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Beans In Brazil

Missouri soybean farmers pose in Brazil field
By Samantha Turner

Seven farmers from Missouri received hands-on lessons on soybeans in Brazil.

As the global soybean sector continues to thrive, Missouri soybean farmers are taking proactive steps to deepen their understanding of the dynamic Brazilian market, a market that holds the coveted position of the No. 1 global soybean exporter. In January, seven farmers representing Missouri embarked on a strategic mission to Brazil with a goal of unlocking valuable insights into Brazil’s soybean production, export capacity, consumer preferences, distribution channels and regulatory requirements.

“Farmers need to see and experience firsthand the agricultural landscape in other countries,” said Gary Wheeler, Missouri Soybeans CEO and executive director. “The return on these missions is invaluable to our state’s producers and gives us an opportunity to see where we have competitive advantage, where we can improve and where we can find common ground to expand and diversify markets.”

Learning About the Land

“The trip aimed to learn about farming and supply chains in key agricultural areas, assessing future soybean production growth and infrastructure capabilities,” said Matt Amick, Missouri Soybeans director of market development. “It was also an opportunity for the farmers to develop leadership skills and make informed decisions on behalf of the organization.”

Brazil’s ascendancy in soybean exports underscores the importance of comprehensive market research. By gaining a nuanced understanding of these factors, U.S. soybean farmers seek to navigate the Brazilian agricultural industry effectively and identify opportunities for collaboration.

“Farming is a business, and it’s important we understand our competition, just like any other industry,” said Kevin Mainord, Missouri Soybean Merchandising Council (MSMC) director and farmer from East Prairie. “We can’t defend what we don’t know or understand. I never think it’s good for us to live in a cocoon and not take the time to understand how we can compete in the future.”

Brazil has many advantages, including longer cropping seasons, the ability to produce multiple crops in one year, lower cost of production and more labor availability. U.S. farmers will have to focus on relationships, quality and logistics to remain competitive.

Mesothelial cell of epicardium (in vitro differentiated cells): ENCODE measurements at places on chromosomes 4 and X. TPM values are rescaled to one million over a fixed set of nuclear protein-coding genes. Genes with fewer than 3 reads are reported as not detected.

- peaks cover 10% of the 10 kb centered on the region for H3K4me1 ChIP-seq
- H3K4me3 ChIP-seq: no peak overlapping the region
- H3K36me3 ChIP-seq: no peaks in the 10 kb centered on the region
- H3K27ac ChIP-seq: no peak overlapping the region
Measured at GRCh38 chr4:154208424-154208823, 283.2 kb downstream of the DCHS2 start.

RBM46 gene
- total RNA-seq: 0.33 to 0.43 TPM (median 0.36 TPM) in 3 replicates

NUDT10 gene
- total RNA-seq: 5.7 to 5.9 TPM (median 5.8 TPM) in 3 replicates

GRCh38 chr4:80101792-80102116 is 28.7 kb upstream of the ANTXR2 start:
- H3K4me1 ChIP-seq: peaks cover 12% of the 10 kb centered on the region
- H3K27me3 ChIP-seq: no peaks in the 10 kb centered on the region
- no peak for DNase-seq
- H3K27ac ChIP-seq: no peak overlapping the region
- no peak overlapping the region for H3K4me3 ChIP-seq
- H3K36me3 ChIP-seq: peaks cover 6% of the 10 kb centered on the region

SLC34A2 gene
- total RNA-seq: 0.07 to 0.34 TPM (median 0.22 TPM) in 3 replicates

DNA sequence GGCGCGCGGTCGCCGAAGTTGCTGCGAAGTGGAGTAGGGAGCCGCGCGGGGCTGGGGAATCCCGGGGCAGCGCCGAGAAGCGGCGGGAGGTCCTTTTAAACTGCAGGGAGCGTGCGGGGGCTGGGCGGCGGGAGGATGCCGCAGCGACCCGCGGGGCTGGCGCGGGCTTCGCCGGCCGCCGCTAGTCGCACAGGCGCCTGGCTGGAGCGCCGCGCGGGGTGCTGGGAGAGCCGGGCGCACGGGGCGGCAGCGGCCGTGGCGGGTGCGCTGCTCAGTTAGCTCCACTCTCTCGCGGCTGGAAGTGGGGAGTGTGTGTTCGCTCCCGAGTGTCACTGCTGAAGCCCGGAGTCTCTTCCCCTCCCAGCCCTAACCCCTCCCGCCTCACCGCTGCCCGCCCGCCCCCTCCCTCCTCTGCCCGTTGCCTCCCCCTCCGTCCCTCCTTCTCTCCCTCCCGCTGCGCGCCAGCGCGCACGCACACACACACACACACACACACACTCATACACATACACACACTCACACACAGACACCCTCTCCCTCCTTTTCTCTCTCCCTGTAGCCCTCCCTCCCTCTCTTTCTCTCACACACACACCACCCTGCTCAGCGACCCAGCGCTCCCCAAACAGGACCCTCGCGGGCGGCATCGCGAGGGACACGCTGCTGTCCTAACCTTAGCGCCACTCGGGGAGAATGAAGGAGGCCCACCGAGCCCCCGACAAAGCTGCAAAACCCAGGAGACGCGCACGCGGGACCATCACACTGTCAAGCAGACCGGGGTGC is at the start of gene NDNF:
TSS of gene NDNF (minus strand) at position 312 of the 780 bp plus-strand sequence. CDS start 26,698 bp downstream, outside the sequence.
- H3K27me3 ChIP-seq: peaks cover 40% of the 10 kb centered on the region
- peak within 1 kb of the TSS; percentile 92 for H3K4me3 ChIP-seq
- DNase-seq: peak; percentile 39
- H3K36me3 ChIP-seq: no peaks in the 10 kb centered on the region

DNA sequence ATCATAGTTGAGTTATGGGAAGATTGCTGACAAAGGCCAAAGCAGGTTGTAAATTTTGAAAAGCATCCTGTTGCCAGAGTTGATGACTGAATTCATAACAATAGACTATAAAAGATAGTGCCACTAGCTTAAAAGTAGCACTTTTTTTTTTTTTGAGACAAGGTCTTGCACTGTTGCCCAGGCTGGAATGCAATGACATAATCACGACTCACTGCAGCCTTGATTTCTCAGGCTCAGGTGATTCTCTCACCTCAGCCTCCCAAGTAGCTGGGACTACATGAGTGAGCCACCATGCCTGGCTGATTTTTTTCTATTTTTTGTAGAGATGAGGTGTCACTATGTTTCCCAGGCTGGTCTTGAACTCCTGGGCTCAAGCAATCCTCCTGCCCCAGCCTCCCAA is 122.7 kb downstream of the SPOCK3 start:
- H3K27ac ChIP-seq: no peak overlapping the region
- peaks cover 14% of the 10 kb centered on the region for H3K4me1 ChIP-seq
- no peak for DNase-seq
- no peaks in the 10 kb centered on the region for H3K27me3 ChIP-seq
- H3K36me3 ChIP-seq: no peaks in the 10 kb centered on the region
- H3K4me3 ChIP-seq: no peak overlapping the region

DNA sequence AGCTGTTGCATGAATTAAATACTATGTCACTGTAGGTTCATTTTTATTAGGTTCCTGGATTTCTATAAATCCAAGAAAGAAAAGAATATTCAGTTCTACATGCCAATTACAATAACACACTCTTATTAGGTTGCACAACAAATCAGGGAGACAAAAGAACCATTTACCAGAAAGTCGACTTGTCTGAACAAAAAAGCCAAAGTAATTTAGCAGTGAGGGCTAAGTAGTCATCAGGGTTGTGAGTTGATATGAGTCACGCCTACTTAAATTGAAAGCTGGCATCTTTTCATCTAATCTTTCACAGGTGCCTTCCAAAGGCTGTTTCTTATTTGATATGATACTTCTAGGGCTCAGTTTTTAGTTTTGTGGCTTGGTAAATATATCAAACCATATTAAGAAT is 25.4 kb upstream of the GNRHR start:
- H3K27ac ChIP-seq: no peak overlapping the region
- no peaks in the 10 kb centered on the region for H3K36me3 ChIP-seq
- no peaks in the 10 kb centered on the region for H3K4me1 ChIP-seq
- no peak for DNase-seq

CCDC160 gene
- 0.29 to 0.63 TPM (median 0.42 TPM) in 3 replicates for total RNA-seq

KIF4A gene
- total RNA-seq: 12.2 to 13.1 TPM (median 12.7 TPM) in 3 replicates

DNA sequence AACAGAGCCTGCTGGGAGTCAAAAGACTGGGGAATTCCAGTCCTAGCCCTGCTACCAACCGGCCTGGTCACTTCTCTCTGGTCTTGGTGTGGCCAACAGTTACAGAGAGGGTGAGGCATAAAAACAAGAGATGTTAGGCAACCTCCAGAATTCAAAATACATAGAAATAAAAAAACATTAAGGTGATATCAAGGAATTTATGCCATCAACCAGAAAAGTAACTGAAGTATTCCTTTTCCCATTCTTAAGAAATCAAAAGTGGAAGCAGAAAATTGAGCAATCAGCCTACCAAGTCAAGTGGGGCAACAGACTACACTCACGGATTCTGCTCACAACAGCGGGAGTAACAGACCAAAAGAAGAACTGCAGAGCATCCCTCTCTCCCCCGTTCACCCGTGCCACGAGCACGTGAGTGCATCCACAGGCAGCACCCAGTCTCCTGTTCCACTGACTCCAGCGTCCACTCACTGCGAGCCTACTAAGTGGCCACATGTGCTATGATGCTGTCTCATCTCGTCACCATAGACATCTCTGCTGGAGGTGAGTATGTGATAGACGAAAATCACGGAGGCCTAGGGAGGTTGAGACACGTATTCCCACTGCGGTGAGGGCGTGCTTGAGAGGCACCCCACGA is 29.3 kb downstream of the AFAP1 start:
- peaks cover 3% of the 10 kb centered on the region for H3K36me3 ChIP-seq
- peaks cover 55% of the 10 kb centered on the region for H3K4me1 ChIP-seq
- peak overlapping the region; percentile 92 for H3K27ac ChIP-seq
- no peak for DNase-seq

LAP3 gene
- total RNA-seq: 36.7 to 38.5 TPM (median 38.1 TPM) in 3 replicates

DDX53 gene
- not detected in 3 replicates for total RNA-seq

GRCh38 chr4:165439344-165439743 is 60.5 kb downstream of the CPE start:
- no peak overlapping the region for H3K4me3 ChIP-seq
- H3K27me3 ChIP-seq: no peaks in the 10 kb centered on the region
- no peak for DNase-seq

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We must remain one step ahead in the ever-changing world of technology, infrastructure and market development. To speak
to farmers one-on-one to better understand their mindset and challenges offers an advantage to Missouri’s checkoff payers.
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Tim Gottman
MSMC director and farmer from Monroe City

Farmers set foot on various operations, including farms in Goais, Mato Grosso and Parana. Most notable were the country’s expansive landscapes. Comparatively, Brazil has larger farming operations, more labor and less grain storage. Often, they grow two to three crops per season.

“We went to a farm where they were harvesting soybeans in Brazil and planting corn behind the beans,” said Gottman. “Soybeans were harvested with as many as 10 combines at a time, with grain carts continuously moving in and out of the field.”

Gottman shared that he even got to ride in the combine as they harvested to see the process firsthand and ask the producer questions.

The farmer-leaders on the mission explained the diverse landscape of each field in Brazil, sharing the vast differences in typography.

“The soil quality and varying terrain in Brazil poses challenges for productivity,” said Gottman. “Near Brasilia, it was rolling hills, but when we got to Mato Grosso, it was mostly flat. At any given field, one side could be black soil and the other mostly clay.”

The diverse terrain and varying soil conditions observed during the expedition emphasize the complexities and challenges inherent in maximizing productivity. By embracing these lessons and insights, U.S. soybean farmers are better equipped to navigate the evolving landscape of international agriculture and identify opportunities for collaboration and growth.

The Importance of Infrastructure

Brazil’s increasing export capacity opens new avenues for global trade. The mission assessed how Brazil addresses infrastructure challenges and the implications for U.S. soybean farmers as they compete for market share. Examining logistics and distribution networks allows soybean growers to identify areas for improvement and collaboration to streamline the export process.

“As an industry, we often hear about the infrastructure in Brazil, but seeing firsthand their production scale and reliance on trucking highlights the need for infrastructure investment,” said Amick. “Brazil is continuing to invest, which underscores the need for the U.S. to focus on making sure our infrastructure is strong to maintain our competitive edge in logistics.”